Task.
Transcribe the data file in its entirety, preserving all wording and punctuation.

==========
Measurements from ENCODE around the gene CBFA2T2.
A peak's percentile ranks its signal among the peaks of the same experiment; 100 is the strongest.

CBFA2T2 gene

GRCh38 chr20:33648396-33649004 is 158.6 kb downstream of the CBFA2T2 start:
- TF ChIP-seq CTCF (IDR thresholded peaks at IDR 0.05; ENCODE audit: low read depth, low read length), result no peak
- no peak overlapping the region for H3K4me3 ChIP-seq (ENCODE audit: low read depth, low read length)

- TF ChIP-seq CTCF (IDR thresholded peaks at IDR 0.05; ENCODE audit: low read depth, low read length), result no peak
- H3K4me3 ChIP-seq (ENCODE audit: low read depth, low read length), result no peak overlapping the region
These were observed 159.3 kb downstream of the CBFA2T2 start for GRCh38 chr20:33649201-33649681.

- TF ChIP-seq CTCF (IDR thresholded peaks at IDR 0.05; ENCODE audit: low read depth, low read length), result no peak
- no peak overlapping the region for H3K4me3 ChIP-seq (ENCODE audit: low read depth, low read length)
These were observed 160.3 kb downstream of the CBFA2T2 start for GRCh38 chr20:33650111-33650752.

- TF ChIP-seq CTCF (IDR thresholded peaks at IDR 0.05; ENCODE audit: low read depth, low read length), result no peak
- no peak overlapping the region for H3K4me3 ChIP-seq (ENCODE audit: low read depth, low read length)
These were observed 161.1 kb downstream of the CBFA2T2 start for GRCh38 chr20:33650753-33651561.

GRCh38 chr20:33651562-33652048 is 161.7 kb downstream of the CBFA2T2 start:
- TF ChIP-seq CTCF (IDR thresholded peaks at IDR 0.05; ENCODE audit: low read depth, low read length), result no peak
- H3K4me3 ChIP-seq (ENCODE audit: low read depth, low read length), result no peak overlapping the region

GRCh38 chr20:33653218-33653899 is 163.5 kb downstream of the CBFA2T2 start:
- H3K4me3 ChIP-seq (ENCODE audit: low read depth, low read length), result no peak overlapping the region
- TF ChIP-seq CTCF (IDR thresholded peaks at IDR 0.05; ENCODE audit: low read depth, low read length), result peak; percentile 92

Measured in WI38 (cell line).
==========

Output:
Measurements from ENCODE around the gene CBFA2T2.
A peak's percentile ranks its signal among the peaks of the same experiment; 100 is the strongest.

CBFA2T2 gene

GRCh38 chr20:33648396-33649004 is 158.6 kb downstream of the CBFA2T2 start:
- TF ChIP-seq CTCF (IDR thresholded peaks at IDR 0.05; ENCODE audit: low read depth, low read length), result no peak
- no peak overlapping the region for H3K4me3 ChIP-seq (ENCODE audit: low read depth, low read length)

- TF ChIP-seq CTCF (IDR thresholded peaks at IDR 0.05; ENCODE audit: low read depth, low read length), result no peak
- H3K4me3 ChIP-seq (ENCODE audit: low read depth, low read length), result no peak overlapping the region
These were observed 159.3 kb downstream of the CBFA2T2 start for GRCh38 chr20:33649201-33649681.

- TF ChIP-seq CTCF (IDR thresholded peaks at IDR 0.05; ENCODE audit: low read depth, low read length), result no peak
- no peak overlapping the region for H3K4me3 ChIP-seq (ENCODE audit: low read depth, low read length)
These were observed 160.3 kb downstream of the CBFA2T2 start for GRCh38 chr20:33650111-33650752.

- TF ChIP-seq CTCF (IDR thresholded peaks at IDR 0.05; ENCODE audit: low read depth, low read length), result no peak
- no peak overlapping the region for H3K4me3 ChIP-seq (ENCODE audit: low read depth, low read length)
These were observed 161.1 kb downstream of the CBFA2T2 start for GRCh38 chr20:33650753-33651561.

GRCh38 chr20:33651562-33652048 is 161.7 kb downstream of the CBFA2T2 start:
- TF ChIP-seq CTCF (IDR thresholded peaks at IDR 0.05; ENCODE audit: low read depth, low read length), result no peak
- H3K4me3 ChIP-seq (ENCODE audit: low read depth, low read length), result no peak overlapping the region

GRCh38 chr20:33653218-33653899 is 163.5 kb downstream of the CBFA2T2 start:
- H3K4me3 ChIP-seq (ENCODE audit: low read depth, low read length), result no peak overlapping the region
- TF ChIP-seq CTCF (IDR thresholded peaks at IDR 0.05; ENCODE audit: low read depth, low read length), result peak; percentile 92

Measured in WI38 (cell line).